Calling out fake medical journals that exist to promote acupuncture

Comic strip by Rudis Muiznecks, cectic.com
Fake news has been in the news a lot lately. Fake news proliferated wildly during the 2016 U.S. election, much of it completely fabricated, usually with an extreme partisan bias. Fake news is corrosive. It mis-informs the public, divides people against one another, leads to bad policy decisions, and can even induce people to take action against imaginary threats.

One might think that medical literature is immune from this kind of fakery, but it's not. Recent years have seen the appearance of journals from mainstream publishers that are based entirely on pseudoscience. On the surface, these publications look and act just like real scientific journals, but it's all just pretend. The publishers of these journals presumably care more about their bottom line than about scientific integrity. They know (or seem to know) that journals about pseudoscience will create a never-ending demand for fake breakthroughs and science-y sounding studies that are built on a house of cards.

I've decided to start out the new year by calling out these fake medical journals for what they are: complete and utter nonsense. First, a bit of background.

Imagine for a moment that a publisher created a Journal of Magical Medicine under the rubric of a large, respectable publisher–for example, Elsevier. After assembling an editorial board of academics from legitimate universities who believed in magical medicine, the journal started soliciting and reviewing papers. The editors would send any submissions for review to other academics who believed in magic, and over time a steady stream of peer-reviewed papers would emerge. A large network of magical medicine "experts" would develop, reviewing and citing each others' papers, and occasionally writing review articles about the state of the art in magical medicine.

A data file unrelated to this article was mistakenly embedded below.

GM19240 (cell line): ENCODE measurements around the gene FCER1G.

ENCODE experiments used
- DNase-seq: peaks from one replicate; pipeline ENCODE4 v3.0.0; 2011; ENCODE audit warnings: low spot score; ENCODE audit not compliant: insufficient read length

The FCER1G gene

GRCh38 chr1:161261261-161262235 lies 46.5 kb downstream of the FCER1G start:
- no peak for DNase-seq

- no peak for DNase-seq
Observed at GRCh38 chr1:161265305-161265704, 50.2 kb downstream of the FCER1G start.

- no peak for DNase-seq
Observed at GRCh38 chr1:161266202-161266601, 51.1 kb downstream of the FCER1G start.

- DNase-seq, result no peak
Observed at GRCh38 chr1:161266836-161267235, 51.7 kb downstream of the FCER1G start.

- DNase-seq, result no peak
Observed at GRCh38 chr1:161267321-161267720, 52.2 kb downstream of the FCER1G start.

Dr. Harriet Hall has accurately called this "tooth fairy science." I prefer to call it "cargo cult science," because its practitioners mimic the behavior of real scientists without actually understanding science itself.

Of course, no self-respecting scientist would want to waste his or her time reading garbage, so most scientists would simply ignore the Journal of Magical Medicine. But it would persist anyway.

This is exactly the situation we're in now, but as you might guess, the Journal of Magical Medicine doesn't exist. Instead, we have multiple journals devoted entirely to something just as fanciful and just as unbelievable: acupuncture. Here are three examples:
These aren't the only ones, but they'll do for an illustration. I can't help pointing out that the Elsevier journal has a bonus bit of magic in its name: "meridians" are a completely imaginary concept, referring to invisible lines of energy that supposedly flow through the body. This is a perfect (if unintentional) example of magical medicine. How nice that Elsevier provides a journal for people who want to study it.

Prof. Edzard Ernst has pointed out that these journals, and others like them, are a farce: